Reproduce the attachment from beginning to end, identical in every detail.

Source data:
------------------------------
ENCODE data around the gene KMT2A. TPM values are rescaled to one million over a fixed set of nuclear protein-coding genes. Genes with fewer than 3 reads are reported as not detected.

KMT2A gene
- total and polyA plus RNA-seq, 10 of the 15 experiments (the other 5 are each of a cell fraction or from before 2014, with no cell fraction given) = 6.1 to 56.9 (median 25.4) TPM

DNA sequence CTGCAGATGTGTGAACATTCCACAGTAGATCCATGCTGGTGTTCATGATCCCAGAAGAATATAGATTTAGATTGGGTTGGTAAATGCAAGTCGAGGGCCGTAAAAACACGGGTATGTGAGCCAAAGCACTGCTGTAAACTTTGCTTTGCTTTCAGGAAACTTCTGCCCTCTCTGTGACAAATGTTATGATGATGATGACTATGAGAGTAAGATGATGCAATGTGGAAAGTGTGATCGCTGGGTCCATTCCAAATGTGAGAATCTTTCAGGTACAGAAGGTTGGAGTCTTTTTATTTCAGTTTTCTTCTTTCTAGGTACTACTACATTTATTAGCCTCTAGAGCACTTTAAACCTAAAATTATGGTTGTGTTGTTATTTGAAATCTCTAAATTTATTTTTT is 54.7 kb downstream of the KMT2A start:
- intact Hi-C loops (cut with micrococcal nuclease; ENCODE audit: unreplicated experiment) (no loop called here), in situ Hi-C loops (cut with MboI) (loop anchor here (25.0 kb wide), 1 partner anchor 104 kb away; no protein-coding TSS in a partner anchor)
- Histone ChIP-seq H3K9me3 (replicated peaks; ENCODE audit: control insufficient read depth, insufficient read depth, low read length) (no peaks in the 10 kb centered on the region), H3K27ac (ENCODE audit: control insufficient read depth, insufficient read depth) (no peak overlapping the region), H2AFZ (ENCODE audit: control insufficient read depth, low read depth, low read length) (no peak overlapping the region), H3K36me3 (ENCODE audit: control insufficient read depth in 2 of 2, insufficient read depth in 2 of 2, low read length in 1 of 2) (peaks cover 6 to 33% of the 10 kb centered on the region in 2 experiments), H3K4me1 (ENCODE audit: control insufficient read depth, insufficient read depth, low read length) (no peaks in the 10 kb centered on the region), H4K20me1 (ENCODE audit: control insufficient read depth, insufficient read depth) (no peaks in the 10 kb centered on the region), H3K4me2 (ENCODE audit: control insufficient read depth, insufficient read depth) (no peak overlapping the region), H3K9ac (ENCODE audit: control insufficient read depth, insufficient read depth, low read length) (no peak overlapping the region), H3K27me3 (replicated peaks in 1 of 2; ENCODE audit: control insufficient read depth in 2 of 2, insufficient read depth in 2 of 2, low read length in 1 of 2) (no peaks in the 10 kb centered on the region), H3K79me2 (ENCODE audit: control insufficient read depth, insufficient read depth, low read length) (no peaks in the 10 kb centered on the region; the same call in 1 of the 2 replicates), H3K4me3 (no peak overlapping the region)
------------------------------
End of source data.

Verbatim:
ENCODE data around the gene KMT2A. TPM values are rescaled to one million over a fixed set of nuclear protein-coding genes. Genes with fewer than 3 reads are reported as not detected.

KMT2A gene
- total and polyA plus RNA-seq, 10 of the 15 experiments (the other 5 are each of a cell fraction or from before 2014, with no cell fraction given) = 6.1 to 56.9 (median 25.4) TPM

DNA sequence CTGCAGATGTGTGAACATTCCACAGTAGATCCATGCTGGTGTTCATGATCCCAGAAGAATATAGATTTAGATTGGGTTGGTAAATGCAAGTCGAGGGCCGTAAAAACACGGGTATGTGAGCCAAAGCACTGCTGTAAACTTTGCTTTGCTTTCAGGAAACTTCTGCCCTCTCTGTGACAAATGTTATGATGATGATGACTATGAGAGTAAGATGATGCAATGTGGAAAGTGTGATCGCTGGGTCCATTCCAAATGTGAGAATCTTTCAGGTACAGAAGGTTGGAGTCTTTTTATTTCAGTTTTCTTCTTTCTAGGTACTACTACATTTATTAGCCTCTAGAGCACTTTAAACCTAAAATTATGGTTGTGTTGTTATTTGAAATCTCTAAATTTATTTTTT is 54.7 kb downstream of the KMT2A start:
- intact Hi-C loops (cut with micrococcal nuclease; ENCODE audit: unreplicated experiment) (no loop called here), in situ Hi-C loops (cut with MboI) (loop anchor here (25.0 kb wide), 1 partner anchor 104 kb away; no protein-coding TSS in a partner anchor)
- Histone ChIP-seq H3K9me3 (replicated peaks; ENCODE audit: control insufficient read depth, insufficient read depth, low read length) (no peaks in the 10 kb centered on the region), H3K27ac (ENCODE audit: control insufficient read depth, insufficient read depth) (no peak overlapping the region), H2AFZ (ENCODE audit: control insufficient read depth, low read depth, low read length) (no peak overlapping the region), H3K36me3 (ENCODE audit: control insufficient read depth in 2 of 2, insufficient read depth in 2 of 2, low read length in 1 of 2) (peaks cover 6 to 33% of the 10 kb centered on the region in 2 experiments), H3K4me1 (ENCODE audit: control insufficient read depth, insufficient read depth, low read length) (no peaks in the 10 kb centered on the region), H4K20me1 (ENCODE audit: control insufficient read depth, insufficient read depth) (no peaks in the 10 kb centered on the region), H3K4me2 (ENCODE audit: control insufficient read depth, insufficient read depth) (no peak overlapping the region), H3K9ac (ENCODE audit: control insufficient read depth, insufficient read depth, low read length) (no peak overlapping the region), H3K27me3 (replicated peaks in 1 of 2; ENCODE audit: control insufficient read depth in 2 of 2, insufficient read depth in 2 of 2, low read length in 1 of 2) (no peaks in the 10 kb centered on the region), H3K79me2 (ENCODE audit: control insufficient read depth, insufficient read depth, low read length) (no peaks in the 10 kb centered on the region; the same call in 1 of the 2 replicates), H3K4me3 (no peak overlapping the region)